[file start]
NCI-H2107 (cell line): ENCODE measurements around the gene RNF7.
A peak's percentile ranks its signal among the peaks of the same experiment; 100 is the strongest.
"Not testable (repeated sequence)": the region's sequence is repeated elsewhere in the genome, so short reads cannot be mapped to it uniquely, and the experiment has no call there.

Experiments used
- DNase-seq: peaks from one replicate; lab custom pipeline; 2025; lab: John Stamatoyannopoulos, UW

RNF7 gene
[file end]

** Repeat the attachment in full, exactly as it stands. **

NCI-H2107 (cell line): ENCODE measurements around the gene RNF7.
A peak's percentile ranks its signal among the peaks of the same experiment; 100 is the strongest.
"Not testable (repeated sequence)": the region's sequence is repeated elsewhere in the genome, so short reads cannot be mapped to it uniquely, and the experiment has no call there.

Experiments used
- DNase-seq: peaks from one replicate; lab custom pipeline; 2025; lab: John Stamatoyannopoulos, UW

RNF7 gene